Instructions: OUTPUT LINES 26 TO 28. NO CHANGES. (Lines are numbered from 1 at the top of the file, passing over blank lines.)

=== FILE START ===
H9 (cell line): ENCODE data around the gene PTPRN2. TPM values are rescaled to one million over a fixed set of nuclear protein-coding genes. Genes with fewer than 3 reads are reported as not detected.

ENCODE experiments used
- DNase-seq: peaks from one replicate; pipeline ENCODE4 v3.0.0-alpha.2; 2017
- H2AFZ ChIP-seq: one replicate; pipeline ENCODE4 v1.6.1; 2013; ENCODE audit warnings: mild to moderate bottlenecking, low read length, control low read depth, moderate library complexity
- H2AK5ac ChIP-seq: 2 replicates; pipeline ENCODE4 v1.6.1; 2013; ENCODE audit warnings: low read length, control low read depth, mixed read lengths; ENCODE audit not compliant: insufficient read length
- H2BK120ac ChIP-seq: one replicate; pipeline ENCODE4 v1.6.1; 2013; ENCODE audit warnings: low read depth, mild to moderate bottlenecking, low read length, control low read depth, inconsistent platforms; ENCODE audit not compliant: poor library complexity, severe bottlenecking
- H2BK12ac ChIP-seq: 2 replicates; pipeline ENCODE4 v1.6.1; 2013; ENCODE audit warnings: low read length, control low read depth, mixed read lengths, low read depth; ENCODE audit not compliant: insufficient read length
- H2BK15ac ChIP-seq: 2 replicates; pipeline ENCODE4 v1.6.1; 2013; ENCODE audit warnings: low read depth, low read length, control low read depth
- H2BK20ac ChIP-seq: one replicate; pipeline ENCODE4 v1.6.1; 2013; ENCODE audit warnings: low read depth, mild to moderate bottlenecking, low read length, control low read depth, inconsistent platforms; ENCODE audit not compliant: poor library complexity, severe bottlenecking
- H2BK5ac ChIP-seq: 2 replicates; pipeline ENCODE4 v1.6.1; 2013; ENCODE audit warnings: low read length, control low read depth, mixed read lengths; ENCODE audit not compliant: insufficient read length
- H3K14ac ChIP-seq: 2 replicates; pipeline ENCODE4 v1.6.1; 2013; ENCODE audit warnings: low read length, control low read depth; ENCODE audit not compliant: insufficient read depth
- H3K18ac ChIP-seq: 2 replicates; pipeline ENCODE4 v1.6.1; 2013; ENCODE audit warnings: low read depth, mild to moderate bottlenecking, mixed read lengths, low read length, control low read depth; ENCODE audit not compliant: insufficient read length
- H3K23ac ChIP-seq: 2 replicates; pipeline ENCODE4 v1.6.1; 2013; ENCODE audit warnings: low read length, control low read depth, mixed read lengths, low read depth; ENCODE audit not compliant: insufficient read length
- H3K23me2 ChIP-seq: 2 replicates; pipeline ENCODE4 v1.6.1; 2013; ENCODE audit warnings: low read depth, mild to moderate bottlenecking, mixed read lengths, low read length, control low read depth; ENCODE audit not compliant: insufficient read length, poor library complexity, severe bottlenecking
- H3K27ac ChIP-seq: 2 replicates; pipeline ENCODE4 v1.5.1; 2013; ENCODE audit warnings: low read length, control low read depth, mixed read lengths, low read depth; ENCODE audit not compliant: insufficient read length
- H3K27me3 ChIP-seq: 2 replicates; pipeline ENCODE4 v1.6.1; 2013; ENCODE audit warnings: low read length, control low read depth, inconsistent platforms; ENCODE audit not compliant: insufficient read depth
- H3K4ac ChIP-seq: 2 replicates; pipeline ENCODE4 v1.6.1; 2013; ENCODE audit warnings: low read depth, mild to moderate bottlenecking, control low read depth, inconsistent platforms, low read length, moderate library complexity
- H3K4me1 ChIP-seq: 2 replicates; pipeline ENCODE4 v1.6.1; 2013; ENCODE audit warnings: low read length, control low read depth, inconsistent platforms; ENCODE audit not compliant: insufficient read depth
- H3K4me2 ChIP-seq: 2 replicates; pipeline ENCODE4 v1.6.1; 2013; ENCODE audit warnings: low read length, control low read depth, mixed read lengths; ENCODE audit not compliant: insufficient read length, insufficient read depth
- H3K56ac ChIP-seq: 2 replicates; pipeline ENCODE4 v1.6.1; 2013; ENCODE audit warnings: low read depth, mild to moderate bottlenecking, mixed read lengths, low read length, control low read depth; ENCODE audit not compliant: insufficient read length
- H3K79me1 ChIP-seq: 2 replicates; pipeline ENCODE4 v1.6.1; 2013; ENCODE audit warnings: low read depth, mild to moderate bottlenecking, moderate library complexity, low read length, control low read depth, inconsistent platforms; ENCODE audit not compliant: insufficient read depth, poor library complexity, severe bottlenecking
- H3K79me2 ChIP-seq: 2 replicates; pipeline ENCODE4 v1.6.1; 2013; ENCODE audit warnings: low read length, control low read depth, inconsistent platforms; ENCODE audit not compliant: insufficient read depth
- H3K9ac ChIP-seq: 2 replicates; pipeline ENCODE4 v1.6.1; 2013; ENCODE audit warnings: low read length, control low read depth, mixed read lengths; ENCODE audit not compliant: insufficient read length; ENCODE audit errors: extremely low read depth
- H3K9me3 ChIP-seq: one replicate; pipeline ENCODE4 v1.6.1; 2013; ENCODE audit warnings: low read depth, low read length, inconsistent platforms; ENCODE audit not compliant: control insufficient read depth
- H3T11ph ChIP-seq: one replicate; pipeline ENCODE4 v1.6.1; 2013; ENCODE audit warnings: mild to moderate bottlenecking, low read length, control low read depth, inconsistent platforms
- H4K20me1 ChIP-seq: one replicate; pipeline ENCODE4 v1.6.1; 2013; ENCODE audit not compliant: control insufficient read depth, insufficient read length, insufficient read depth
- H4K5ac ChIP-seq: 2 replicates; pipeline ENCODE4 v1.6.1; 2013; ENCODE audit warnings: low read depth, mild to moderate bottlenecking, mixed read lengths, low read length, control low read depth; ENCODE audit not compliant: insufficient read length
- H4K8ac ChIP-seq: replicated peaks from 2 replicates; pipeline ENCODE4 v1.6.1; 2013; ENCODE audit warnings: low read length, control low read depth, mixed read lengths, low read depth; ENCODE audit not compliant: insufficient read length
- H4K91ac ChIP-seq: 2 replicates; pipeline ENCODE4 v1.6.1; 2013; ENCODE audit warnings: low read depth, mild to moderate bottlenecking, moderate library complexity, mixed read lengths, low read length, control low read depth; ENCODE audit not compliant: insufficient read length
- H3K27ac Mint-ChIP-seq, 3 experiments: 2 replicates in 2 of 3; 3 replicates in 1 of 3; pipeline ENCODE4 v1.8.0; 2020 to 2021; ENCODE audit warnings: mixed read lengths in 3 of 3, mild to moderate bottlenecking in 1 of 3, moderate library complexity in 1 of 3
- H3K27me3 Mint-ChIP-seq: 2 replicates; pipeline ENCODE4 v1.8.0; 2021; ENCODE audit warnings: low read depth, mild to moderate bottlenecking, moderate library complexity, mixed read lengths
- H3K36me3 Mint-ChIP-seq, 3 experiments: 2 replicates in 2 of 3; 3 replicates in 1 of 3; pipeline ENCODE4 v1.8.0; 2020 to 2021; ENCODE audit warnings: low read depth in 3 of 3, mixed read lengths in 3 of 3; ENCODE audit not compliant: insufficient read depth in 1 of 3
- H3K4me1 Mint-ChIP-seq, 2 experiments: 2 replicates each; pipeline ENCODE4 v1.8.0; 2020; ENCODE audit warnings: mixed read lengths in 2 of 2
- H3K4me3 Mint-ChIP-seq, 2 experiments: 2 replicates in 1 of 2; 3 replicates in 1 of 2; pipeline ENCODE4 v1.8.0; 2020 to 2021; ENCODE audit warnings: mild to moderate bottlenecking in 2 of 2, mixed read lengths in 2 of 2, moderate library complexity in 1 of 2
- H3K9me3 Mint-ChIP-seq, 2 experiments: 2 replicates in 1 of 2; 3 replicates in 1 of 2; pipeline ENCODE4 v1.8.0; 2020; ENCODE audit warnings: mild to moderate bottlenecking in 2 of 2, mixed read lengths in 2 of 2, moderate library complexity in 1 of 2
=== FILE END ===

- H4K20me1 ChIP-seq: one replicate; pipeline ENCODE4 v1.6.1; 2013; ENCODE audit not compliant: control insufficient read depth, insufficient read length, insufficient read depth
- H4K5ac ChIP-seq: 2 replicates; pipeline ENCODE4 v1.6.1; 2013; ENCODE audit warnings: low read depth, mild to moderate bottlenecking, mixed read lengths, low read length, control low read depth; ENCODE audit not compliant: insufficient read length
- H4K8ac ChIP-seq: replicated peaks from 2 replicates; pipeline ENCODE4 v1.6.1; 2013; ENCODE audit warnings: low read length, control low read depth, mixed read lengths, low read depth; ENCODE audit not compliant: insufficient read length